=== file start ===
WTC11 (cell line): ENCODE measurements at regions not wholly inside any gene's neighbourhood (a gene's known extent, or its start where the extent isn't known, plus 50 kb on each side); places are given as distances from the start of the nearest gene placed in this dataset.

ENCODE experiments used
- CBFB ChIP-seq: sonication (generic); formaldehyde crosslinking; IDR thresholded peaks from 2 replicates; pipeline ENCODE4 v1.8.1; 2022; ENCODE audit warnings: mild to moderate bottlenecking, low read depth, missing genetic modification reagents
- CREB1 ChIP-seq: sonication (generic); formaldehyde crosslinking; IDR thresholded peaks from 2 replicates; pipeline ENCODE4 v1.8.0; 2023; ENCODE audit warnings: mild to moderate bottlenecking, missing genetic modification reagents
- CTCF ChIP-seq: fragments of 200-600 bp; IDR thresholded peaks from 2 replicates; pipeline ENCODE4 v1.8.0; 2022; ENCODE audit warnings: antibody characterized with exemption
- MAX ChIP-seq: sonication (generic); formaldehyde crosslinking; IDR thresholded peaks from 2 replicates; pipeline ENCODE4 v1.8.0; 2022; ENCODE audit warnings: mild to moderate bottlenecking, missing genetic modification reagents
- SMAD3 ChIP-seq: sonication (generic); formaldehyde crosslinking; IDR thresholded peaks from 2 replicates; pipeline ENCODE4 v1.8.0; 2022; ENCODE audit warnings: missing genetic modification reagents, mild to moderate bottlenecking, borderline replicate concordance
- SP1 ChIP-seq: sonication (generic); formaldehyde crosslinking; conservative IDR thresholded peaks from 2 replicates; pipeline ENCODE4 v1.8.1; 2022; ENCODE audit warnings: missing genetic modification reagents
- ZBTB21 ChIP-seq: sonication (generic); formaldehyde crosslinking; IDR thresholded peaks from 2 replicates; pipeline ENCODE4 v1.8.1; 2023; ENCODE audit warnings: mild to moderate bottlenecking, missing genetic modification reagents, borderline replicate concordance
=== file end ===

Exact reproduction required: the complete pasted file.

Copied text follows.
WTC11 (cell line): ENCODE measurements at regions not wholly inside any gene's neighbourhood (a gene's known extent, or its start where the extent isn't known, plus 50 kb on each side); places are given as distances from the start of the nearest gene placed in this dataset.

ENCODE experiments used
- CBFB ChIP-seq: sonication (generic); formaldehyde crosslinking; IDR thresholded peaks from 2 replicates; pipeline ENCODE4 v1.8.1; 2022; ENCODE audit warnings: mild to moderate bottlenecking, low read depth, missing genetic modification reagents
- CREB1 ChIP-seq: sonication (generic); formaldehyde crosslinking; IDR thresholded peaks from 2 replicates; pipeline ENCODE4 v1.8.0; 2023; ENCODE audit warnings: mild to moderate bottlenecking, missing genetic modification reagents
- CTCF ChIP-seq: fragments of 200-600 bp; IDR thresholded peaks from 2 replicates; pipeline ENCODE4 v1.8.0; 2022; ENCODE audit warnings: antibody characterized with exemption
- MAX ChIP-seq: sonication (generic); formaldehyde crosslinking; IDR thresholded peaks from 2 replicates; pipeline ENCODE4 v1.8.0; 2022; ENCODE audit warnings: mild to moderate bottlenecking, missing genetic modification reagents
- SMAD3 ChIP-seq: sonication (generic); formaldehyde crosslinking; IDR thresholded peaks from 2 replicates; pipeline ENCODE4 v1.8.0; 2022; ENCODE audit warnings: missing genetic modification reagents, mild to moderate bottlenecking, borderline replicate concordance
- SP1 ChIP-seq: sonication (generic); formaldehyde crosslinking; conservative IDR thresholded peaks from 2 replicates; pipeline ENCODE4 v1.8.1; 2022; ENCODE audit warnings: missing genetic modification reagents
- ZBTB21 ChIP-seq: sonication (generic); formaldehyde crosslinking; IDR thresholded peaks from 2 replicates; pipeline ENCODE4 v1.8.1; 2023; ENCODE audit warnings: mild to moderate bottlenecking, missing genetic modification reagents, borderline replicate concordance